The Financial Services Authority (FSA) wants the power to ban individuals while it is still investigating them for alleged wrongdoing.
Tracey McDermott, head of enforcement at the regulator, told MPs on the committee on banking standards yesterday that most FSA enforcement cases take over a year to conclude, and in that time those individuals being investigated are free to carry on working in the financial services industry.
The FSA wants the power to impose an interim prohibition order on individuals with a controlled function to ban them from practising while the regulator investigates them.
McDermott also revealed the FSA is running a pilot scheme probing those individuals in firms who hold a significant influence function (SIF).
Under pressure from MPs, McDermott stood by the FSA's enforcement system, saying it was "fit for purpose".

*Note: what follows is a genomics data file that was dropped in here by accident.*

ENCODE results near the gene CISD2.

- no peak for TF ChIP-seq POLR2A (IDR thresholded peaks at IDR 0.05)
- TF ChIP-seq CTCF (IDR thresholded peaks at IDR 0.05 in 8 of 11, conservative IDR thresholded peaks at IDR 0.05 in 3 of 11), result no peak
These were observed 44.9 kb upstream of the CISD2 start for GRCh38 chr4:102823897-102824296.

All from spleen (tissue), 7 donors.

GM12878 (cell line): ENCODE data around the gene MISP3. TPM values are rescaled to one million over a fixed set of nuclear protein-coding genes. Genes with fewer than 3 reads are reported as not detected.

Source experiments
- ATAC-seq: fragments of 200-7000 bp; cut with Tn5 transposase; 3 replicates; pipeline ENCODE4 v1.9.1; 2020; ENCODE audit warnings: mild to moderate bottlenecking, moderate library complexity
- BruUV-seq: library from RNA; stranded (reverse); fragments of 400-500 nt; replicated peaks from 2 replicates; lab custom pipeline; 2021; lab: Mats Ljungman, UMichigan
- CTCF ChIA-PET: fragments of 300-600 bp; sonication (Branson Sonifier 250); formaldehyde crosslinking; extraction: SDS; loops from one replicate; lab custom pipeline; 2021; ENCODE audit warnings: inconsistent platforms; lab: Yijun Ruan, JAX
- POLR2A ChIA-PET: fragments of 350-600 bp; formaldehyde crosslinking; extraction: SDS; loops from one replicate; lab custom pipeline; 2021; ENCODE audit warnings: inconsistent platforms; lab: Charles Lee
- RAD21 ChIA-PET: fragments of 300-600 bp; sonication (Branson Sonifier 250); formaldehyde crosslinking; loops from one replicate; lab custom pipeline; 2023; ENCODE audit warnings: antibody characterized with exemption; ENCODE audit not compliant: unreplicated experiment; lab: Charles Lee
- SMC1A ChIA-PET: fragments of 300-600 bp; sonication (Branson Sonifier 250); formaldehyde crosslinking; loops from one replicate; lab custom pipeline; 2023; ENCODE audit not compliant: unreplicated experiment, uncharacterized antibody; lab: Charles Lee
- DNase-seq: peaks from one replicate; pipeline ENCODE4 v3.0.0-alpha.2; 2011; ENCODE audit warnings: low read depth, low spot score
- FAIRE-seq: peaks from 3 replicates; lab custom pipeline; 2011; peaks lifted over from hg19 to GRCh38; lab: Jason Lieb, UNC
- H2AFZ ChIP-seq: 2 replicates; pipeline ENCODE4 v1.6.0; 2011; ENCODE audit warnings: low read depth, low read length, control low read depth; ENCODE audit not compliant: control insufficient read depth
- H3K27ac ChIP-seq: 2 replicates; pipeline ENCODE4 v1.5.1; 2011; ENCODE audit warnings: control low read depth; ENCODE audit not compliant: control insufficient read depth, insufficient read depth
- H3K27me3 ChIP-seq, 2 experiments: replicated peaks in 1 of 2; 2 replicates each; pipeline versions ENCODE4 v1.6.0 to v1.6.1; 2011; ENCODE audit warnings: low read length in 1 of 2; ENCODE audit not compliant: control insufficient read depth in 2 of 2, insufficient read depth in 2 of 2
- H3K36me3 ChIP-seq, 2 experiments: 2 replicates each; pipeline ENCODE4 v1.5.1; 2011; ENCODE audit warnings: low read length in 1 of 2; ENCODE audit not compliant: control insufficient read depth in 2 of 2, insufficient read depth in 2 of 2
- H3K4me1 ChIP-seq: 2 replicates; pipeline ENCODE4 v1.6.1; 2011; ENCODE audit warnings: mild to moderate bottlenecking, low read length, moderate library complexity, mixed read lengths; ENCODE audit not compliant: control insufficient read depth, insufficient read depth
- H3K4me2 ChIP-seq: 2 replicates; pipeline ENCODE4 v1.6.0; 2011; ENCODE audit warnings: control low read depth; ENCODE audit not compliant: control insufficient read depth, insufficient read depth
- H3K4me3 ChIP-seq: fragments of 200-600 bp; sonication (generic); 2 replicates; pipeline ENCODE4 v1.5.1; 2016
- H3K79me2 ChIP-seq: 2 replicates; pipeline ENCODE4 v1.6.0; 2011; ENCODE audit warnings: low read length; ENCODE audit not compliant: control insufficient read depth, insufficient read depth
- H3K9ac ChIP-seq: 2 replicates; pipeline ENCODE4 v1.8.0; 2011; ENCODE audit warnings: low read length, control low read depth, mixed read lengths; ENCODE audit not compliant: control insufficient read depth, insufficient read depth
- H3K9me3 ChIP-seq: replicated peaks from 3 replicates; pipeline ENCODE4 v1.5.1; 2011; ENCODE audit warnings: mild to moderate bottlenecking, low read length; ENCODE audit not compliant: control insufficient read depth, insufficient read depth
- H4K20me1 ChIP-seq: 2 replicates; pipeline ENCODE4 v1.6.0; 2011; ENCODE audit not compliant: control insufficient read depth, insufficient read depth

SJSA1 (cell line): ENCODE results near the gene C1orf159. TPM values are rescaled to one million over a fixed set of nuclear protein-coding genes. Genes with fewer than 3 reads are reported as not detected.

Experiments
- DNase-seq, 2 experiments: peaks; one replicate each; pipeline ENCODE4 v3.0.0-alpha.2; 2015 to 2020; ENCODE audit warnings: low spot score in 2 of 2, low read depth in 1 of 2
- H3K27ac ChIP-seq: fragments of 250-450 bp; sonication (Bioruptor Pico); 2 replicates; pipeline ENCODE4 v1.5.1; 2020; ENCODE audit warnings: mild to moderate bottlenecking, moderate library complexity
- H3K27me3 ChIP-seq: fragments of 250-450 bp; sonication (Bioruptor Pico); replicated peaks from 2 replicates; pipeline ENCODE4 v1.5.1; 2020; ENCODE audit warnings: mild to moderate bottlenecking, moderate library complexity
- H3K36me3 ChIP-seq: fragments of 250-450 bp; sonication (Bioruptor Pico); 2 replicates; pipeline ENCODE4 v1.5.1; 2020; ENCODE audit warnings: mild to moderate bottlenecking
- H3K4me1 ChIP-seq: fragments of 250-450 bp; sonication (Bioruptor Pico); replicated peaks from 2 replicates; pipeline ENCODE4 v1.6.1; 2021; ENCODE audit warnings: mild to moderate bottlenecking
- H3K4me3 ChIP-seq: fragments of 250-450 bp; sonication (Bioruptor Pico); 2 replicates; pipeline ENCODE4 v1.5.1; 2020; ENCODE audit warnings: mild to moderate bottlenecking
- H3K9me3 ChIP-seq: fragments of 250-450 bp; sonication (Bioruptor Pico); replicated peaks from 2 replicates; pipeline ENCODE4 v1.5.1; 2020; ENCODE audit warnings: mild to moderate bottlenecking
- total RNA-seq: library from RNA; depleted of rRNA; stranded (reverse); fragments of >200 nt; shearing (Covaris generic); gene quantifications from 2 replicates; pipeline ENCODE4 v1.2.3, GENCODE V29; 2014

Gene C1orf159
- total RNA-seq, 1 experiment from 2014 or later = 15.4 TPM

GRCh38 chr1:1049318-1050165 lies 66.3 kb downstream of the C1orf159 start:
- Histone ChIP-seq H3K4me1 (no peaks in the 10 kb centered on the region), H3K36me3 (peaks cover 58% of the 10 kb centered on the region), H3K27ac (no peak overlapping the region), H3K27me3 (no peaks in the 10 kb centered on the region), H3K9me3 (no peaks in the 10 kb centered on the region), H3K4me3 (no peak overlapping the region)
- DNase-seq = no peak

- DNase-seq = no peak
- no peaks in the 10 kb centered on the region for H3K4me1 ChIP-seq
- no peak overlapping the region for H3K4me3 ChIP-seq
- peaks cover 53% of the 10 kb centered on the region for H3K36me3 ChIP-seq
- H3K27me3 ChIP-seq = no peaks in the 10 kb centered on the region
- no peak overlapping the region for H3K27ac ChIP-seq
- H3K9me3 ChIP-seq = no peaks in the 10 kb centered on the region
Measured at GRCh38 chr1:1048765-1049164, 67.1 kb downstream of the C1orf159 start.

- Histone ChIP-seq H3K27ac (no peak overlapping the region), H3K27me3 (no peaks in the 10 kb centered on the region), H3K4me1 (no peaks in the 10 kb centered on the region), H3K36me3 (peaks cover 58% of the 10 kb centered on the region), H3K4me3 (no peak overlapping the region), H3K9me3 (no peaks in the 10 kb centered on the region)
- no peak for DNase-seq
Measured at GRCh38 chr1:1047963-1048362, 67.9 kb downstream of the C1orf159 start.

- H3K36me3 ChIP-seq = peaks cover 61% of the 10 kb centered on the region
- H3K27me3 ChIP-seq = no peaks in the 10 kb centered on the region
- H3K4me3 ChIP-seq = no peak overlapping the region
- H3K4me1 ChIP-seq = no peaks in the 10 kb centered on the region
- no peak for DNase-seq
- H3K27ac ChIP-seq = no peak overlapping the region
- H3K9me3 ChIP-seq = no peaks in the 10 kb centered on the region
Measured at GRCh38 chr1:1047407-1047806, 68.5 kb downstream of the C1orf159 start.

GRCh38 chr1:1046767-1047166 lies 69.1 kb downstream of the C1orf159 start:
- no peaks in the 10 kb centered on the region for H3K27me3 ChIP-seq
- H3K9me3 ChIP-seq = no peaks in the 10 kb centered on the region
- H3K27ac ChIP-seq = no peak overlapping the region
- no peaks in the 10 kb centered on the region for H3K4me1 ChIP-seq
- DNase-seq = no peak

However she said there are "issues" around the regulator's ability to hold senior individuals to account.
The FSA prohibited 39 individuals last year and cancelled the permissions of about 42 firms, McDermott said.
The regulator also sent eleven people to prison last year, mainly for insider dealing, she said.
McDermott said under the incoming Financial Conduct Authority (FCA) the plan is to focus on "cradle to grave" regulation of the financial sector, which would include taking action against individuals who aren't approved by the regulator.
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